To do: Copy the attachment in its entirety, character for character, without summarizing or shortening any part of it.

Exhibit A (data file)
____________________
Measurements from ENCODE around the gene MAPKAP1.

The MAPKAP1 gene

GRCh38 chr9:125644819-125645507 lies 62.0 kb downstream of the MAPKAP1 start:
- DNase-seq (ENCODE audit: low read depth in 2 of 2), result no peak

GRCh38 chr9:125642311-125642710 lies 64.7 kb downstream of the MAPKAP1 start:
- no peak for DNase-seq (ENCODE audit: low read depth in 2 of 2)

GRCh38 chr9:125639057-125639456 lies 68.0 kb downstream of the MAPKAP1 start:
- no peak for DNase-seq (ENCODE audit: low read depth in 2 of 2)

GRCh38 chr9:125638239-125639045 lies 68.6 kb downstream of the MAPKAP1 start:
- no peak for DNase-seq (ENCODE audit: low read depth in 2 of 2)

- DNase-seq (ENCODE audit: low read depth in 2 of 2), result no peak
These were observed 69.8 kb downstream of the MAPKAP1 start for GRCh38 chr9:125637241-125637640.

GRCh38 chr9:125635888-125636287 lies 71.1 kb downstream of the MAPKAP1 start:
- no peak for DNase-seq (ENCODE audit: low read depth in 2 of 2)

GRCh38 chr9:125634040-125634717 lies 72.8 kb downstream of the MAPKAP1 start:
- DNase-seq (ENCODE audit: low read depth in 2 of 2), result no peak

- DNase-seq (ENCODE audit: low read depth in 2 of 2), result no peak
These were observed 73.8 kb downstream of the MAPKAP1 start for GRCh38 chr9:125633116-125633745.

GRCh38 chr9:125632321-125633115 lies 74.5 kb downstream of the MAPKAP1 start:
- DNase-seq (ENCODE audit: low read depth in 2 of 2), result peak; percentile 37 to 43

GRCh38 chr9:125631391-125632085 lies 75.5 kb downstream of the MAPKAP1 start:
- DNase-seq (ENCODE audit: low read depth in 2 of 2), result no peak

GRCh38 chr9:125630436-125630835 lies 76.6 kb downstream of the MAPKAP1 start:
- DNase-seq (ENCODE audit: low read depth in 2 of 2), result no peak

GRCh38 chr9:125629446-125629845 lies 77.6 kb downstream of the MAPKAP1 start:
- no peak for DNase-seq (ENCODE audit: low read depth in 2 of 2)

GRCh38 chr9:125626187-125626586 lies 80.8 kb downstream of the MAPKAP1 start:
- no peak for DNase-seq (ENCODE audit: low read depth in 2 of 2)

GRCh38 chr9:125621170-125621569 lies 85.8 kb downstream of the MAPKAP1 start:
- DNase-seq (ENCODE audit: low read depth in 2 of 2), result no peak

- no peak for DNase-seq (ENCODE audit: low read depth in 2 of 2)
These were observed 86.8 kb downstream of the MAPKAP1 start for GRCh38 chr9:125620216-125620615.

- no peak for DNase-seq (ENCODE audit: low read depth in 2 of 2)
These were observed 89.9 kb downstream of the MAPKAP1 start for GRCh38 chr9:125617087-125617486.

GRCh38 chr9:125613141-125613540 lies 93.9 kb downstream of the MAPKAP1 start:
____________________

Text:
Measurements from ENCODE around the gene MAPKAP1.

The MAPKAP1 gene

GRCh38 chr9:125644819-125645507 lies 62.0 kb downstream of the MAPKAP1 start:
- DNase-seq (ENCODE audit: low read depth in 2 of 2), result no peak

GRCh38 chr9:125642311-125642710 lies 64.7 kb downstream of the MAPKAP1 start:
- no peak for DNase-seq (ENCODE audit: low read depth in 2 of 2)

GRCh38 chr9:125639057-125639456 lies 68.0 kb downstream of the MAPKAP1 start:
- no peak for DNase-seq (ENCODE audit: low read depth in 2 of 2)

GRCh38 chr9:125638239-125639045 lies 68.6 kb downstream of the MAPKAP1 start:
- no peak for DNase-seq (ENCODE audit: low read depth in 2 of 2)

- DNase-seq (ENCODE audit: low read depth in 2 of 2), result no peak
These were observed 69.8 kb downstream of the MAPKAP1 start for GRCh38 chr9:125637241-125637640.

GRCh38 chr9:125635888-125636287 lies 71.1 kb downstream of the MAPKAP1 start:
- no peak for DNase-seq (ENCODE audit: low read depth in 2 of 2)

GRCh38 chr9:125634040-125634717 lies 72.8 kb downstream of the MAPKAP1 start:
- DNase-seq (ENCODE audit: low read depth in 2 of 2), result no peak

- DNase-seq (ENCODE audit: low read depth in 2 of 2), result no peak
These were observed 73.8 kb downstream of the MAPKAP1 start for GRCh38 chr9:125633116-125633745.

GRCh38 chr9:125632321-125633115 lies 74.5 kb downstream of the MAPKAP1 start:
- DNase-seq (ENCODE audit: low read depth in 2 of 2), result peak; percentile 37 to 43

GRCh38 chr9:125631391-125632085 lies 75.5 kb downstream of the MAPKAP1 start:
- DNase-seq (ENCODE audit: low read depth in 2 of 2), result no peak

GRCh38 chr9:125630436-125630835 lies 76.6 kb downstream of the MAPKAP1 start:
- DNase-seq (ENCODE audit: low read depth in 2 of 2), result no peak

GRCh38 chr9:125629446-125629845 lies 77.6 kb downstream of the MAPKAP1 start:
- no peak for DNase-seq (ENCODE audit: low read depth in 2 of 2)

GRCh38 chr9:125626187-125626586 lies 80.8 kb downstream of the MAPKAP1 start:
- no peak for DNase-seq (ENCODE audit: low read depth in 2 of 2)

GRCh38 chr9:125621170-125621569 lies 85.8 kb downstream of the MAPKAP1 start:
- DNase-seq (ENCODE audit: low read depth in 2 of 2), result no peak

- no peak for DNase-seq (ENCODE audit: low read depth in 2 of 2)
These were observed 86.8 kb downstream of the MAPKAP1 start for GRCh38 chr9:125620216-125620615.

- no peak for DNase-seq (ENCODE audit: low read depth in 2 of 2)
These were observed 89.9 kb downstream of the MAPKAP1 start for GRCh38 chr9:125617087-125617486.

GRCh38 chr9:125613141-125613540 lies 93.9 kb downstream of the MAPKAP1 start: